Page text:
In Home Care – Dementia
Here are ten tips that can help one who is providing in home care for a loved one with dementia.
- Adapt your environment to be as non-distracting as possible. Your loved one with dementia may constantly have television on in the background (if he’s hard-of-hearing it may be more than background noise). Or sometimes the caregiver may be the one with the television or music on. Keep it down low or off altogether if it is agitating for him, or save it for when he’s not in the room. Your loved one may lose some or all of his ability to filter out visual and auditory noise. This can be over-stimulating.
- Modify your pace: take a deep breath and adjust your pace! No, wait! Take…a…deep…breath…and …adjust…your…pace to that of the person you’re helping. Hit the brakes and remind yourself this is your primary task for the moment. Give her time to find her words, complete her own sentences and as much of her task as she can on her own, before you jump in to help. This is key for in home care.
- Modify your tone. It’s an immediate indicator of your mood. Your loved one will pick-up on your tone even when they can’t comprehend what you are saying.
- You’ll never “win” an argument with someone who is confused or agitated. An individual who is confused due to general dementia, stroke, Alzheimer’s, etc. will not respond to logic or reason. It may also quickly lead to agitation so a positive way to respond to someone who is confused is not to reason with them (‘Mom, you CANNOT drive anymore because it isn’t safe!”). Instead, redirect them to a new topic (‘Hey, Mom, can you tell me that funny story about Dad on your wedding day?).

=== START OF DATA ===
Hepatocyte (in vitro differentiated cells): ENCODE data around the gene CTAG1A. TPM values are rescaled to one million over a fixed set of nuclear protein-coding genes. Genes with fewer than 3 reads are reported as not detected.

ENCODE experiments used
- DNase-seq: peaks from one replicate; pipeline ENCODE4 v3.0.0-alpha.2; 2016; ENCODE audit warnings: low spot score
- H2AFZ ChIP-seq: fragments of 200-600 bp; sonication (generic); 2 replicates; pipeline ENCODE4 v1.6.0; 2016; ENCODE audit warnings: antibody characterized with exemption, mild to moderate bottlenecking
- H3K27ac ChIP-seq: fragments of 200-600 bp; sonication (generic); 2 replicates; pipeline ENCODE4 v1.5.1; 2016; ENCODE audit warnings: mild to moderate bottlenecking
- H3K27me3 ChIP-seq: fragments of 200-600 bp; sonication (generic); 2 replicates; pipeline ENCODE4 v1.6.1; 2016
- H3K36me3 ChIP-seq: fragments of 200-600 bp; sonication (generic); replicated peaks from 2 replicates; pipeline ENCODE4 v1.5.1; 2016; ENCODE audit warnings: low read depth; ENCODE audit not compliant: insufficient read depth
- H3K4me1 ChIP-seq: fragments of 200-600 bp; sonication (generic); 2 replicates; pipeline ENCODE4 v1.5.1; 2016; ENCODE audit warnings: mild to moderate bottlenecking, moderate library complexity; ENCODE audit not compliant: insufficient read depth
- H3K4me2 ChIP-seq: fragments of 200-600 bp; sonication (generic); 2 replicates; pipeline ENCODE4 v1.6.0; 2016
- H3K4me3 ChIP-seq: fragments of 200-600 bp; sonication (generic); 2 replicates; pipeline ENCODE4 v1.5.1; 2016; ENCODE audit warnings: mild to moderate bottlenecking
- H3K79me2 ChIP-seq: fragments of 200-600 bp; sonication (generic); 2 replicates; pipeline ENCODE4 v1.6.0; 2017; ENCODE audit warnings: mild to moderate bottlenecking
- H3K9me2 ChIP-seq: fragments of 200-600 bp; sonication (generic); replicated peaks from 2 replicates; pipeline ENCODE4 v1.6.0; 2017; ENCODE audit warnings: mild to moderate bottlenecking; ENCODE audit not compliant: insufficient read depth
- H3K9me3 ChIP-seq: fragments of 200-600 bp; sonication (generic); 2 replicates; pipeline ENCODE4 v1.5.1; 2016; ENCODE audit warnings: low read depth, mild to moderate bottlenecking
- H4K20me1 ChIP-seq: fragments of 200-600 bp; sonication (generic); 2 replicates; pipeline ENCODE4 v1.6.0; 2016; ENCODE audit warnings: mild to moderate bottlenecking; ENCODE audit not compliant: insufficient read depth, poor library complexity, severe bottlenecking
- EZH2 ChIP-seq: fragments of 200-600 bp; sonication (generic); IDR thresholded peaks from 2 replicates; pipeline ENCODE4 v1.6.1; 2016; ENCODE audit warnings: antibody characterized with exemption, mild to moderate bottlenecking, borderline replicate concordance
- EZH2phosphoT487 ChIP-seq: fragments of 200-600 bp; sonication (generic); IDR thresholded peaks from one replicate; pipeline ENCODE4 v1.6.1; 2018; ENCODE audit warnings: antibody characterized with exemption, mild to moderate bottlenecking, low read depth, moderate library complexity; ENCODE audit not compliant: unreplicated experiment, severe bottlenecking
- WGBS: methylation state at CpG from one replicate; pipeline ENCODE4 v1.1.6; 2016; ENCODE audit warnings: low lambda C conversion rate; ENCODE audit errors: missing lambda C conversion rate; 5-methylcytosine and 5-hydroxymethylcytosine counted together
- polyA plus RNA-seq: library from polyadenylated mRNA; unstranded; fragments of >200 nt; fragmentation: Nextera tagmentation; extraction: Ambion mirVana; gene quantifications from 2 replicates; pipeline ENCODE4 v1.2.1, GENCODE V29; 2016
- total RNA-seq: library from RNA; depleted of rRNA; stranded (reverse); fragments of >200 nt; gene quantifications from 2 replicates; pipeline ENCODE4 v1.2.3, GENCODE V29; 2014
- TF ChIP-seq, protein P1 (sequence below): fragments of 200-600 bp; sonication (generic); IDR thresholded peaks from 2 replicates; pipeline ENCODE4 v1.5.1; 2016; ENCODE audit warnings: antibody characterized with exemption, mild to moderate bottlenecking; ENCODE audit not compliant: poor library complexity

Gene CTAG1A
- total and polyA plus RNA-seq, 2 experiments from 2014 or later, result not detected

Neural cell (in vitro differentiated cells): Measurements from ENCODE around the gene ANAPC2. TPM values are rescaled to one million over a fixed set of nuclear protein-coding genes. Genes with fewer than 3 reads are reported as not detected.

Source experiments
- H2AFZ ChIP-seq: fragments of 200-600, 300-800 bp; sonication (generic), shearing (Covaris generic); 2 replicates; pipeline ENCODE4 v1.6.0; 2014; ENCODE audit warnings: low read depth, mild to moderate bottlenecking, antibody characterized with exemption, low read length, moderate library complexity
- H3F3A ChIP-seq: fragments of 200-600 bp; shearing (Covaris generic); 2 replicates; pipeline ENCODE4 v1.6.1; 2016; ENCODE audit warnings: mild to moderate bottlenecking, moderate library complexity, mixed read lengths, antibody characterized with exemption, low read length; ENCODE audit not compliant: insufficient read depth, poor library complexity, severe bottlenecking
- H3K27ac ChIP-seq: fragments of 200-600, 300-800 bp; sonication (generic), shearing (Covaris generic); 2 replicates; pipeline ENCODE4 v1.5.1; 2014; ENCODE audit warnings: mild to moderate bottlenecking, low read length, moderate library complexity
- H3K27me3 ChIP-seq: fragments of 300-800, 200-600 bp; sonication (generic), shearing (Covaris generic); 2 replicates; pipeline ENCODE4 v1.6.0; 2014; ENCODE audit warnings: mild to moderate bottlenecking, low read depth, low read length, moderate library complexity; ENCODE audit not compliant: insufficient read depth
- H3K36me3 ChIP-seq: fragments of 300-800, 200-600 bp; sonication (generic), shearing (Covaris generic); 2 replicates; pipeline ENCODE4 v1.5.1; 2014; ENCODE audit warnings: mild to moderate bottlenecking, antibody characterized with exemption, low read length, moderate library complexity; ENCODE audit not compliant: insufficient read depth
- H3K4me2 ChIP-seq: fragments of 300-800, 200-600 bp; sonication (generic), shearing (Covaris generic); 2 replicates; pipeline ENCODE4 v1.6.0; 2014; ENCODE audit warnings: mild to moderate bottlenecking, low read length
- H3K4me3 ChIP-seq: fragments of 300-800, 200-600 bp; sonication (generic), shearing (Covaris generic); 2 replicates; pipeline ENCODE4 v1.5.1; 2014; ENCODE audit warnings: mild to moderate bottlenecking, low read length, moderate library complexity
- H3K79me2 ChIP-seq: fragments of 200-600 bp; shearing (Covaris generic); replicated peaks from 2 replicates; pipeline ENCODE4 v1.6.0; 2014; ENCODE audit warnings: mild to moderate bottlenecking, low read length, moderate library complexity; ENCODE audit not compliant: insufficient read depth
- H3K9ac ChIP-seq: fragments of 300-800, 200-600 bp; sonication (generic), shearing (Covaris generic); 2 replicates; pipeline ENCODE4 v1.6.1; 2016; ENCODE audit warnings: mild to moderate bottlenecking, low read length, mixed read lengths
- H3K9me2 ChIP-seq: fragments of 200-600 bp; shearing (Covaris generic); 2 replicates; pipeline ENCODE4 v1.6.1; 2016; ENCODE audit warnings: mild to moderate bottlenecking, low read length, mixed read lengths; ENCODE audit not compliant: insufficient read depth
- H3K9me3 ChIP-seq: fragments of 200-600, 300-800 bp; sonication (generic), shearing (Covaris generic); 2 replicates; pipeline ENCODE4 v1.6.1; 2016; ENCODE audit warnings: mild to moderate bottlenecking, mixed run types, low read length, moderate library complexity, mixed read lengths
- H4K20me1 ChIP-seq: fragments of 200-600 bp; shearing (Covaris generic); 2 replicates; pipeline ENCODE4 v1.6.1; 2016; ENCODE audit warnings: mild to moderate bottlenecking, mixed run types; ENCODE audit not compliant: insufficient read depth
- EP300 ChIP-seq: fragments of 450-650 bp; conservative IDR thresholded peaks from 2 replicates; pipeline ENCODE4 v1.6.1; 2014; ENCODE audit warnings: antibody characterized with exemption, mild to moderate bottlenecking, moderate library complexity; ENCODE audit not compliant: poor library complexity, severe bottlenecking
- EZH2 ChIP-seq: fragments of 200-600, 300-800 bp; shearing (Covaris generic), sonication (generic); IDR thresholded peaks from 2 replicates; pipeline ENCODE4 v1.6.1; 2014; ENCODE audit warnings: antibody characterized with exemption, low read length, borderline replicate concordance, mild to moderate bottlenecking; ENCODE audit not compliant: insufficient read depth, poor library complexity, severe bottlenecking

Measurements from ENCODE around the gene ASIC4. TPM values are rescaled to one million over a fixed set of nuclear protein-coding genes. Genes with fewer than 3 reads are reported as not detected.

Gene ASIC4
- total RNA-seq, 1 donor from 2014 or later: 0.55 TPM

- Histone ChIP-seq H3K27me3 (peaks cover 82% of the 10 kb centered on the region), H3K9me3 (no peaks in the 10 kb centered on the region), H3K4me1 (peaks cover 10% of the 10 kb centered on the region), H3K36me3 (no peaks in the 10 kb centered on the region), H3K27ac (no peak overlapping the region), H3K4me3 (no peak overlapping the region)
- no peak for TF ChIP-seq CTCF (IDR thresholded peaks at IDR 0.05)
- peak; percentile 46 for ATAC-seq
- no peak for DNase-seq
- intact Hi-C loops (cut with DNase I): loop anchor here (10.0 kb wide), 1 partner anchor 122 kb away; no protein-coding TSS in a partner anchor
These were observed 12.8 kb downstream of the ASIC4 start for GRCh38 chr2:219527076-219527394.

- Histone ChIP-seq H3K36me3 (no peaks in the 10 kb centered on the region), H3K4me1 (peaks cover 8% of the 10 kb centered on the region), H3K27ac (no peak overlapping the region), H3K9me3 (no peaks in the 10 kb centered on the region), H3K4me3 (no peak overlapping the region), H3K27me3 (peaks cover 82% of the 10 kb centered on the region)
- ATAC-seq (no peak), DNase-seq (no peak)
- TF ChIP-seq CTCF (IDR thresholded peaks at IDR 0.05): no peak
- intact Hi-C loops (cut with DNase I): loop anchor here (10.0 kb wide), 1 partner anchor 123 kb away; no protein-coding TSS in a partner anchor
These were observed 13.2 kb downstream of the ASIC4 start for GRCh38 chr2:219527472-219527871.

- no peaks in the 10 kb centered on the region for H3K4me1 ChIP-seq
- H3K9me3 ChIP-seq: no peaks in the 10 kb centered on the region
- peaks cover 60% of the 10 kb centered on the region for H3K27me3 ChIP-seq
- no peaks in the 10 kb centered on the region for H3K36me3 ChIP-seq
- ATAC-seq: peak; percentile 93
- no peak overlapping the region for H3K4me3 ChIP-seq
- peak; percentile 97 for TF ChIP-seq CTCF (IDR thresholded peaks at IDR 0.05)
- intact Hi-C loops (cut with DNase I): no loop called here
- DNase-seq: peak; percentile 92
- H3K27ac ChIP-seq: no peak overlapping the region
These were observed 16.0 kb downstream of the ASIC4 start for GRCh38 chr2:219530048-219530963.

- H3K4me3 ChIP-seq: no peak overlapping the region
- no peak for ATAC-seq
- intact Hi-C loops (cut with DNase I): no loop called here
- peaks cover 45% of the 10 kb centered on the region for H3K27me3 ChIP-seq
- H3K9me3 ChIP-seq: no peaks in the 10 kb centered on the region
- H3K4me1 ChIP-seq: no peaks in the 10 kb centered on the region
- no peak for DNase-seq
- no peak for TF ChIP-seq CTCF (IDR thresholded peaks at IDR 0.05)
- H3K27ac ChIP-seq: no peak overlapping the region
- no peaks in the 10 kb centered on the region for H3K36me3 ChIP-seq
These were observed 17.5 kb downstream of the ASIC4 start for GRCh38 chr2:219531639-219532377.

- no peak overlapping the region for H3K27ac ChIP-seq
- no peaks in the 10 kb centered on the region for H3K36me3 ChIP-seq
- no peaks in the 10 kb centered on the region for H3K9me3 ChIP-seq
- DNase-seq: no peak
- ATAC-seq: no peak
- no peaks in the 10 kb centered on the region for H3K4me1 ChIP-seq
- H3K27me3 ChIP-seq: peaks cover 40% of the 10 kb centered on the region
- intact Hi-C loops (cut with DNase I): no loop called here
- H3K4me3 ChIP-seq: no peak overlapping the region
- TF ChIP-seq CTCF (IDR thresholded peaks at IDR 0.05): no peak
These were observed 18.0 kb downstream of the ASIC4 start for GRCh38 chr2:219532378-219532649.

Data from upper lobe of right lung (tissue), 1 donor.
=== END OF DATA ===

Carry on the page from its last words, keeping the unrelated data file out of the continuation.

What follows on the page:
- Create a daily schedule. This offers structure and predictability for your loved one while receiving care in the home. In addition to medication and meal time, what are a few activities that can be integrated into your loved one’s day? Watching a Cardinals game? Sitting outside in the warm sunshine while planning the grocery list together? Playing cards? Looking at old pictures/photo albums? Making a new “brag book” with updated pictures of all the grandkids? Get more use out of the schedule by referring it to throughout the day as a redirection tactic (‘Ms. Jones, it looks like it’s time to sit outside while I water your plants’).
- Find opportunities to let your loved one make decisions. Let them choose between two meal options, two outfits, or two magazines to read. Having dementia should not take away from these opportunities.
- Find opportunities to give your loved one control over their day. Would you like to shower now or after breakfast? Do you prefer to take your medications before or after you brush your teeth? What color kitchen towels would you like me to pick-up for you?
- Adapt activities your loved one used to enjoy so they can still do them. Arrange for their church to visit them at home, pick-up their favorite restaurant’s food to-go, help host a Tupperware party with old friends, drive through Lone Elk Park and enjoy the scenery.
- Give yourself a break. You’ve heard this before-and that’s because it’s one of the most important things you can do for yourself and your loved one! In home care can offer an occasional break for a family member who is caring for someone with dementia, as well as offer ongoing support.
- Know when you need help or when your loved one’s needs exceed your abilities. You can still be the primary in home caregiver for a dementia sufferer, but building a team of support including other family members, friends, and home care caregivers, can help you feel less alone and overwhelmed. Your primary goal is to keep your loved one safe; at some point you may need part-time or full-time help to do so.